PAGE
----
Now in its tenth year, the Melbourne Mercer Global Pension Index (MMGPI) reveals how countries are doing to balance the twin goals of delivering financial security for their retirees that is both adequate for the individual and sustainable for the economy.
Measuring 34 pension systems, the index shows that the Netherlands and Denmark (with scores of 80.3 and 80.2 respectively) both offer A-Grade world class retirement income systems with good benefits. However, common across all results was the growing tension between adequacy and sustainability.
The Index uses three sub-indices—adequacy, sustainability and integrity—to measure each retirement income system against more than 40 indicators. This year, the U.S. scored a 58.8 overall, up from 57.8 in 2017. For each sub-index, the U.S. scored 59.1, 57.4 and 60.2, respectively.
According to the full report, the adequacy sub-index considers the benefits provided to the poor and the average-income earner as well as several design features and characteristics which enhance the efficacy of the overall retirement income system. The net household saving rate, the level of household debt and the home ownership rate are also included, because non-pension savings represent an important source of financial security during retirement.
The sustainability sub-index considers a number of indicators which influence the long-term sustainability of current retirement income systems. These include factors such as the economic importance of the private pension system, its level of funding, the length of expected retirement both now and in the future, the labor force participation rate of the older population, the current level of government debt and the level of real economic growth.
The integrity sub-index considers three broad areas of the pension system, namely regulation and governance; protection and communication for members; and costs. This sub-index asks a range of questions about the requirements that apply to the funded pension plans which normally exist in the private sector. Well-operated and successful private-sector plans are critical because without them the government becomes the only provider, which is not a desirable or sustainable long-term outcome.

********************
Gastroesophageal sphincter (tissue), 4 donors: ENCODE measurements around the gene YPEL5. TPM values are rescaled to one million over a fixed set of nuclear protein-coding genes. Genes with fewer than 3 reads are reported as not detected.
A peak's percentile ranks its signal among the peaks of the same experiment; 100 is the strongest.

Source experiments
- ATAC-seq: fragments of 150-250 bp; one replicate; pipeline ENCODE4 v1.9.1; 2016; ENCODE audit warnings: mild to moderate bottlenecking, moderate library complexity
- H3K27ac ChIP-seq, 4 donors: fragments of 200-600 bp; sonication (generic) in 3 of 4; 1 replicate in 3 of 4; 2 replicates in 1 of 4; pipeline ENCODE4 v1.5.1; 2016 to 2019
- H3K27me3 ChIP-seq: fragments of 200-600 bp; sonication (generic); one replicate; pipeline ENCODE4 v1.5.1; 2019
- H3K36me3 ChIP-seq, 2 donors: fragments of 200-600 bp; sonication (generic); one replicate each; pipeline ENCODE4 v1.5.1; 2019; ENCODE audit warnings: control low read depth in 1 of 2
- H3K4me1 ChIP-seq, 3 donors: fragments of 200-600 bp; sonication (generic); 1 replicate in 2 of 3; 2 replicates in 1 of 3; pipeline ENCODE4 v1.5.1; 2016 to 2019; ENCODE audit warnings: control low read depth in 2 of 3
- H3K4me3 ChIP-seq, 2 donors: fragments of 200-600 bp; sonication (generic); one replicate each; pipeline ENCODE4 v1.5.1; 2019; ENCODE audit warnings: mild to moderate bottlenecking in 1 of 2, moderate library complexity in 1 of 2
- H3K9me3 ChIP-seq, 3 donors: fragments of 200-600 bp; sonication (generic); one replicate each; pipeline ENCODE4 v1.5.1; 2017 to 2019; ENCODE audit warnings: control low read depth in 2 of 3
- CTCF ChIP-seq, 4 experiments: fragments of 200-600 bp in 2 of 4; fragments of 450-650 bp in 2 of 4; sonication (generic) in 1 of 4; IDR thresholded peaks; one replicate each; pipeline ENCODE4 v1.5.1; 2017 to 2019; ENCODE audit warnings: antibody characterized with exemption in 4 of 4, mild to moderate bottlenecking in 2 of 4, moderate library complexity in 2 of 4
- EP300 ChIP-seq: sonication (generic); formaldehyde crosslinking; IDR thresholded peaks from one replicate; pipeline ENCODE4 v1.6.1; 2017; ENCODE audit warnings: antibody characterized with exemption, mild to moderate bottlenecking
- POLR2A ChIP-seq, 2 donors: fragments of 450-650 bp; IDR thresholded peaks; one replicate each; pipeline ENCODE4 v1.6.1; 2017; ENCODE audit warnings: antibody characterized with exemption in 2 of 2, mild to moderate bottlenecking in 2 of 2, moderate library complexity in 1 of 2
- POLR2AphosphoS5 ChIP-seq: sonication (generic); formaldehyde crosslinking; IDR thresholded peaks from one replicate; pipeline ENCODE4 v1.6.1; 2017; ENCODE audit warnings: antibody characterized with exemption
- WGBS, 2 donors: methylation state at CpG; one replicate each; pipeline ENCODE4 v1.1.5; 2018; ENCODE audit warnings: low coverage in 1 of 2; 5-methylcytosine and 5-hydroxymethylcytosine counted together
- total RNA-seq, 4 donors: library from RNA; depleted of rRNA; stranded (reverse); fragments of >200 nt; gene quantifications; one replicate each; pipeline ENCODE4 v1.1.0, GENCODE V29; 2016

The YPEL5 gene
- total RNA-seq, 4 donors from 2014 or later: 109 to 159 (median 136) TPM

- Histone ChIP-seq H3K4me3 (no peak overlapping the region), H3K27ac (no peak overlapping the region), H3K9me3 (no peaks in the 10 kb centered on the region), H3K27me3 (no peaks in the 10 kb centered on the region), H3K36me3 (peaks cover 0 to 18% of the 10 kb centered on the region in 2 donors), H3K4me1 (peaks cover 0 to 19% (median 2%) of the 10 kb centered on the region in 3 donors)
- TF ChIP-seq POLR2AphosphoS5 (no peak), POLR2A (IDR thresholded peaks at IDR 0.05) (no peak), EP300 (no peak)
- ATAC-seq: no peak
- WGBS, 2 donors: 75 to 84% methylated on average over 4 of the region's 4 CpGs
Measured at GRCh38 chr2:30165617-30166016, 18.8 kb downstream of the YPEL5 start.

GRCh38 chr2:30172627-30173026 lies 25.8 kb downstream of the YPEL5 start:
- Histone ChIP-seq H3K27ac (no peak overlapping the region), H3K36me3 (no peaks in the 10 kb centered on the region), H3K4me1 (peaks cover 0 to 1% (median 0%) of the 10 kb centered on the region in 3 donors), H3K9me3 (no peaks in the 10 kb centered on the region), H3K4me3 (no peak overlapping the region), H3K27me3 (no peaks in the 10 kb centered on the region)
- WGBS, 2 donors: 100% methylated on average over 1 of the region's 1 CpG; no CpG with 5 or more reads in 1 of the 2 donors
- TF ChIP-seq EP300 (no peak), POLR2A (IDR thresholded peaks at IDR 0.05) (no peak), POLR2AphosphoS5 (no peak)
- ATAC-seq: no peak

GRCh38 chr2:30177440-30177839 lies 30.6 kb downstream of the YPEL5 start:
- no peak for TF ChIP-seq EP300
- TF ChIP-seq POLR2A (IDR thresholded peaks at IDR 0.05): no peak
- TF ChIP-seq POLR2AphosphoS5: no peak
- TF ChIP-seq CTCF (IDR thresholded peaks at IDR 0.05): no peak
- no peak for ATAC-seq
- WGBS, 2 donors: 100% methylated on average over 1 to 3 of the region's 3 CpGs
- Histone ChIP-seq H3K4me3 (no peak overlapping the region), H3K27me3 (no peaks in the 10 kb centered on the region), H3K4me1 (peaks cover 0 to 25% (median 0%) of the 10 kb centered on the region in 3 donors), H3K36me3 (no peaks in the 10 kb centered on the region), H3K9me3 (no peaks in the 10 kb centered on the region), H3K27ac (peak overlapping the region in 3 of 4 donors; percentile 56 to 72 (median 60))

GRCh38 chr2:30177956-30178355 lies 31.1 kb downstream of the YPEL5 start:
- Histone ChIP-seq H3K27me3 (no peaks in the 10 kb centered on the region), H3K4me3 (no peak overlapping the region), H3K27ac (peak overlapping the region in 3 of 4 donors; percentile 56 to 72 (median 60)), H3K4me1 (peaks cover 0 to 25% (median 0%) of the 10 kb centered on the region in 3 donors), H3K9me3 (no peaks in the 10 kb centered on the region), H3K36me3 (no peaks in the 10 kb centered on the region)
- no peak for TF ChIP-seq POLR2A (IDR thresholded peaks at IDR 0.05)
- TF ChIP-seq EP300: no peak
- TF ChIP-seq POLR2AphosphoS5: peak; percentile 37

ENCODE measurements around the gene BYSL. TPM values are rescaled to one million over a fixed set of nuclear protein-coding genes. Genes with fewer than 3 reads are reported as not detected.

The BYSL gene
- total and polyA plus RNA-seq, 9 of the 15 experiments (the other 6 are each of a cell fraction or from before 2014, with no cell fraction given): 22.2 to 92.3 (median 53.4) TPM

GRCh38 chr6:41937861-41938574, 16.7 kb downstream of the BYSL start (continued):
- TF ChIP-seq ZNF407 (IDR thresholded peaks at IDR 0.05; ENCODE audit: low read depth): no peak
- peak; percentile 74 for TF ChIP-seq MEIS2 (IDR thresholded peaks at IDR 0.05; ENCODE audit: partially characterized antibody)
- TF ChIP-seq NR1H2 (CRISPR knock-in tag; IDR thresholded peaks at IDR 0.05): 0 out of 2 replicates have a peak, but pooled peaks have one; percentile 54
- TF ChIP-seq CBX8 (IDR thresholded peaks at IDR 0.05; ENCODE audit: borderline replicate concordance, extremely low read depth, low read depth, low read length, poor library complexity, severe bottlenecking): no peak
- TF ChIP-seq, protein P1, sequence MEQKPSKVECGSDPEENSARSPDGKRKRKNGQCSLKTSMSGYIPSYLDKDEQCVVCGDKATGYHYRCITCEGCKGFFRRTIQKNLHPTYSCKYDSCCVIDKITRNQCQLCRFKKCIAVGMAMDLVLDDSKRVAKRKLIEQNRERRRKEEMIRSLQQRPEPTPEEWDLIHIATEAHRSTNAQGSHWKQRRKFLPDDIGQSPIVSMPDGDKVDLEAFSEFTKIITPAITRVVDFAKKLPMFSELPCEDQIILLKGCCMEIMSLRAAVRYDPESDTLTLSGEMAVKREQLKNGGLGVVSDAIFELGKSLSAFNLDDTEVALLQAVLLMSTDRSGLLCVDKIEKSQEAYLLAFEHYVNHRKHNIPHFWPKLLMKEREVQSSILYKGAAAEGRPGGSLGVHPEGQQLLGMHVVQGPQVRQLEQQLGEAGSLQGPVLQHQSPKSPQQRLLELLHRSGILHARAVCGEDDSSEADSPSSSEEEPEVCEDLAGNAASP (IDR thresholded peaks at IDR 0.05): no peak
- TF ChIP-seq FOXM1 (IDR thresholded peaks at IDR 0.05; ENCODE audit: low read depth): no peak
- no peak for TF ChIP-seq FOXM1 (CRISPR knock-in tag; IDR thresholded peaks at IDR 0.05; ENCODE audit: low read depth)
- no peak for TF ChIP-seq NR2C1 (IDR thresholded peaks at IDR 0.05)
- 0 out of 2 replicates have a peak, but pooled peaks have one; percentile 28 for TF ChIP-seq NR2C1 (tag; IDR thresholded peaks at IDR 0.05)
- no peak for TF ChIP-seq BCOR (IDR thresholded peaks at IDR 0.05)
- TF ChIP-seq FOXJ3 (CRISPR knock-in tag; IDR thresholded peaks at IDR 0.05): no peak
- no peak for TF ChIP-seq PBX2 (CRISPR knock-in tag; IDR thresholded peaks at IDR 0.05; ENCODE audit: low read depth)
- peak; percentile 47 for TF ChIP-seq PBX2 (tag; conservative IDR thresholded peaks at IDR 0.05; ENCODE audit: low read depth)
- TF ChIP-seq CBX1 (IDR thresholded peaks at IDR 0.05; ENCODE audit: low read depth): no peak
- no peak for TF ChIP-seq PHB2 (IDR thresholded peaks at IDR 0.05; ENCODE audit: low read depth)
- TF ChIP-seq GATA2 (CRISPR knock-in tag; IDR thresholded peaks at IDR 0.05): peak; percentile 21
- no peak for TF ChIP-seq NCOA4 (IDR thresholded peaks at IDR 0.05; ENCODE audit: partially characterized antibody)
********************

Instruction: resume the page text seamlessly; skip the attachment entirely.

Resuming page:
A sub-report about the U.S. retirement system says the slight increase in the U.S.’s score was due to a number of small changes in the adequacy sub-index. It suggests the overall index value could be increased by:
- raising the minimum pension for low-income pensioners;
- adjusting the level of mandatory contributions to increase the net replacement for median-income earners;
- improving the vesting of benefits for all plan members and maintaining the real value of retained benefits through to retirement;
- reducing pre-retirement leakage by further limiting the access to funds before retirement;
- introducing a requirement that part of the retirement benefit must be taken as an income stream;
- increasing the funding level of the Social Security program;
- raising the state pension age and the minimum access age to receive benefits from private pension plans;
- providing incentives to delay retirement and increase labor force participation at older ages; and
- providing access to retirement plans on an institutional group basis for workers who don’t have access to an employer sponsored plan.
“Ageing populations, high sovereign debt levels in some countries and the global competition to lower taxes constrain the ability of some jurisdictions to improve retirement income security. With a decade of unique data, the MMGPI and associated research can provide valuable global comparative insights to planners and policymakers on the way forward,” says Professor Deep Kapur, director of Australian Centre for Financial Studies.